Learning is perhaps an elusive term. Aren’t we learning every day? However, when one stops to think about what one is really learning every day, that might actually remain a question.
With the advent of the concept of learning organizations largely credited to Peter Senge’s ‘Fifth Discipline’, various books, authors and blogs have debated the concept of a learning organization and how to transform yours to become one. While the exact translation of the concept into reality continues to be a matter of debate, scholars seem to differ even on the most basic aspect – what is this learning supposed to look like? Does it entail behavioural change? Or are we speaking about learning in terms of new ideas? Does it mean effective knowledge management?
What we are left with not an iota of doubt about, though, is that as an organization we must continue to learn. Going back to the top – learning can be a somewhat deceptive concept. For clarity, it might then help to have team members ask themselves:
- What was that one big thing that I learnt today?
- What could I be improving through this learning?
- Is the change that I could make through this improvement aligned to what my organization needs me to focus on at the moment?
- To help your team members make this decision, the following practices before designing or implementing projects might be helpful.
A trending way of ideating in many organizations, design thinking can be particularly helpful when one sets out to make a change. However, it continues to be just as beneficial when one is reassessing one’s focus area for a project. While a process or a project might have existed over time in our organization and be doing well, it might help to stop and think through some of them. They might have been created as a result of a need at one point in time. What we might not have realized is that it might not be needed anymore at all.
Build a practice where team members continuously go back to stakeholders to understand what the project means to them, create a point of view around these responses, think of creative ways to address this, create a prototype, and test it. The learning that will come out of just this practice itself could be staggering.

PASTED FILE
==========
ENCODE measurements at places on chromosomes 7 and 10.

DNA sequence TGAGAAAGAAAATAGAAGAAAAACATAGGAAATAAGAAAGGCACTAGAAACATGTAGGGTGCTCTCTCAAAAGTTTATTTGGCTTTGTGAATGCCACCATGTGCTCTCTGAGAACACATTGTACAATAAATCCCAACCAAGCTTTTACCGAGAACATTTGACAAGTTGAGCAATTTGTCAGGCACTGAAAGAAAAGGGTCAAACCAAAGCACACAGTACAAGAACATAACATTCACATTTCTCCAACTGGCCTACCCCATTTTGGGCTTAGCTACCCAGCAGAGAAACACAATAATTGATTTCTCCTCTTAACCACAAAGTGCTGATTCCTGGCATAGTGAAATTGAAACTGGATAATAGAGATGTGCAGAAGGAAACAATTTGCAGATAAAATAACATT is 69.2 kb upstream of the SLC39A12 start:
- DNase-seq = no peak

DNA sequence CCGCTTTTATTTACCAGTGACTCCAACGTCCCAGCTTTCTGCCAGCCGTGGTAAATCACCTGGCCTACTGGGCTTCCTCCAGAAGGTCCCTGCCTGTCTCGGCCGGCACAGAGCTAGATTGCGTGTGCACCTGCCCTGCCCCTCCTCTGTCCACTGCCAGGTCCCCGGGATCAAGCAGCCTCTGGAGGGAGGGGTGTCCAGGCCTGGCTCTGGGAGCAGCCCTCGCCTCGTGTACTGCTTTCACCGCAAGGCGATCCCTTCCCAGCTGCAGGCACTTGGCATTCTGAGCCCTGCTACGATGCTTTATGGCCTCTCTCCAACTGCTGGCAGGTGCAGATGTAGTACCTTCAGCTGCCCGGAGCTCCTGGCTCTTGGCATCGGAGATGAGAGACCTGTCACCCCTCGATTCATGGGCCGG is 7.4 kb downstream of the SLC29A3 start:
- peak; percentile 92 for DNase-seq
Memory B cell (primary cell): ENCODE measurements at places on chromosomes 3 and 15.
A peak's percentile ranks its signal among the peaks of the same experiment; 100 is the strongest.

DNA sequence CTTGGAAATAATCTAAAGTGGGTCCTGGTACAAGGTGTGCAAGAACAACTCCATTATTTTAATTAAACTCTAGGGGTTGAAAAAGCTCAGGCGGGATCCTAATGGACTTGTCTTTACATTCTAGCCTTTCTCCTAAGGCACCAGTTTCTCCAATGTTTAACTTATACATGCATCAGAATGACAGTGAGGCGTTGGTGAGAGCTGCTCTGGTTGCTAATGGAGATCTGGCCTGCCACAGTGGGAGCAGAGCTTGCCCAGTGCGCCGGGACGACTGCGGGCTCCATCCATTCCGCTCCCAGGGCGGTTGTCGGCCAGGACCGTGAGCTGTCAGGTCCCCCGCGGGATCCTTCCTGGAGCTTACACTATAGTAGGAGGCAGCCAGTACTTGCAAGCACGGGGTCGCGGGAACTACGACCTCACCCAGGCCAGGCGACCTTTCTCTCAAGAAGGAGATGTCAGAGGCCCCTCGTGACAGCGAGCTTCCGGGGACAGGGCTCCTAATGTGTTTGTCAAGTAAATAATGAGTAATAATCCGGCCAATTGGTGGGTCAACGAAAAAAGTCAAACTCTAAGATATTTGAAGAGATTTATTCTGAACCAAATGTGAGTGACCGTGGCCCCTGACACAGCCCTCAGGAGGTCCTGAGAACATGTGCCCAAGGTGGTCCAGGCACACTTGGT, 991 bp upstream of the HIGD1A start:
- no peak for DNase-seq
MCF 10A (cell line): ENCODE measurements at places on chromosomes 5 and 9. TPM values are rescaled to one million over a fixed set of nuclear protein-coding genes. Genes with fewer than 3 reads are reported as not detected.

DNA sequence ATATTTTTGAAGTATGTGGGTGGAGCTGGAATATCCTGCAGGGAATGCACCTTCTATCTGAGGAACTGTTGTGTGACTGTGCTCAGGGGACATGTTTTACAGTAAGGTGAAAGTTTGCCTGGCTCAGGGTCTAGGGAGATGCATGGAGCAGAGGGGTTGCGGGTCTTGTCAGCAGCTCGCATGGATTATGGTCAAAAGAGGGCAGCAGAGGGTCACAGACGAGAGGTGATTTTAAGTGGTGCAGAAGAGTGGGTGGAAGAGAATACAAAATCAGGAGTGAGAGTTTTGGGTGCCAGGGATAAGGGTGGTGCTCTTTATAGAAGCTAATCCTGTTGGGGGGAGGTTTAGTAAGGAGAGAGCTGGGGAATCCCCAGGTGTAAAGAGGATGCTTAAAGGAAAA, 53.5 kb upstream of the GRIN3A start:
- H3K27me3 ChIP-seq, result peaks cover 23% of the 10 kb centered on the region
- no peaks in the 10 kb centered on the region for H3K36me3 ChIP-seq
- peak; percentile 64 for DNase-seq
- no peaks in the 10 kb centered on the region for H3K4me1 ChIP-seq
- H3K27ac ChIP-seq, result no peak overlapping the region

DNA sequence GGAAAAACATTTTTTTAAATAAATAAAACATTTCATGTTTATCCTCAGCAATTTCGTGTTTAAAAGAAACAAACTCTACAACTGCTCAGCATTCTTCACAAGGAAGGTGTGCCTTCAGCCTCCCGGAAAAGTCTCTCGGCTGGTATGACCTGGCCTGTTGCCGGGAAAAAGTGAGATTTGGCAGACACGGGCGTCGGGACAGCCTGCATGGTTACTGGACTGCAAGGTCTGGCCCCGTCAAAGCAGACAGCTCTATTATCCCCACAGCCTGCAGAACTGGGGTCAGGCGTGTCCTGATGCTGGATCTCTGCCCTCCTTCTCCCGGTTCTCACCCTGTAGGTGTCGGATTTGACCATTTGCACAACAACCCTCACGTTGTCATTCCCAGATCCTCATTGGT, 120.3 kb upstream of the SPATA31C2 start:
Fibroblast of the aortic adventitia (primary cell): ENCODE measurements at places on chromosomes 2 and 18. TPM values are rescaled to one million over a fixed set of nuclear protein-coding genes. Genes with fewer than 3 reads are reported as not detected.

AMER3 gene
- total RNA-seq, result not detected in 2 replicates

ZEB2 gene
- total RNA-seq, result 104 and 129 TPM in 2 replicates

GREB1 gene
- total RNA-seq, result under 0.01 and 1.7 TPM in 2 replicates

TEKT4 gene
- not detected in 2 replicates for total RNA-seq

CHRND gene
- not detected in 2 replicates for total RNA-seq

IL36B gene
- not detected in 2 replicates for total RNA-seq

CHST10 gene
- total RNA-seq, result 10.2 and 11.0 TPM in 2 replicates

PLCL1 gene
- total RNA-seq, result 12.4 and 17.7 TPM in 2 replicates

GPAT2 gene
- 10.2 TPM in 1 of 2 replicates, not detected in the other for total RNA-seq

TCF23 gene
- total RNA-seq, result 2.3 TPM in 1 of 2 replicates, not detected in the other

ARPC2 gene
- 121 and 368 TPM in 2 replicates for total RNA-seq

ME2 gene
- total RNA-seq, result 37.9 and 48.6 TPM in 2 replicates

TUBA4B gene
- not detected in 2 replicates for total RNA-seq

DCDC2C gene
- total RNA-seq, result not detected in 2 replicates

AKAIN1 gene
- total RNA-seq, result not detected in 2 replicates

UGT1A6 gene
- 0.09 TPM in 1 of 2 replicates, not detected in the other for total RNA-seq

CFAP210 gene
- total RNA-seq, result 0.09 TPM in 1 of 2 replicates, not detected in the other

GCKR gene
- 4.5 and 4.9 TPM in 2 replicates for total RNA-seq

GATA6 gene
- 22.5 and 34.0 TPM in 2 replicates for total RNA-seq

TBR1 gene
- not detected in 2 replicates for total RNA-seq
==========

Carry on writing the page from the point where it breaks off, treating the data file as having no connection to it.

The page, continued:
Actively practice documented learning: One way that we might be losing out on our learnings is by not actively documenting them. Especially when projects are long and go on over a few months, it gets increasingly difficult to remember every learning at the end of the project. In the moment, a lot of the things that we are experiencing would be necessary to remember the next time we do this or any other project.
Build a habit amongst your team members to document learnings as and when they feel they take place. Simply carrying a pen and a notebook around, or typing it into one’s cell phone might be a great idea! Send out feedback surveys to stakeholders to document how they feel and what you could do better. Refer to this when you close the loop with them and your team.
Ask for reality
Especially when learning is not actively documented, we tend to follow assumptions. Make sure that your teams are not falling prey to the web of feelings – both positive and negative. Ask team members to continuously do a reality check of their surroundings and results of their efforts. Look for data points that define the current reality, speak with different people involved in the project or those impacted by it – a simple pulse check is all that is needed.
Deciding on the big shift
At the end of it, encourage a habit of asking ‘What is that one big shift that you are going to make?’ That perhaps is our biggest evidence of learning. Knowing what that one thing is that can take our project to the next level displays clarity, focus and an understanding of what needs to change and what our organization needs of us.
Every individual requires that constant feeling of learning and growing, especially an intrinsic one. As Human Resources, building such practices in our organization might go a long way in helping our people see how much they are learning – a result of which is organizational learning.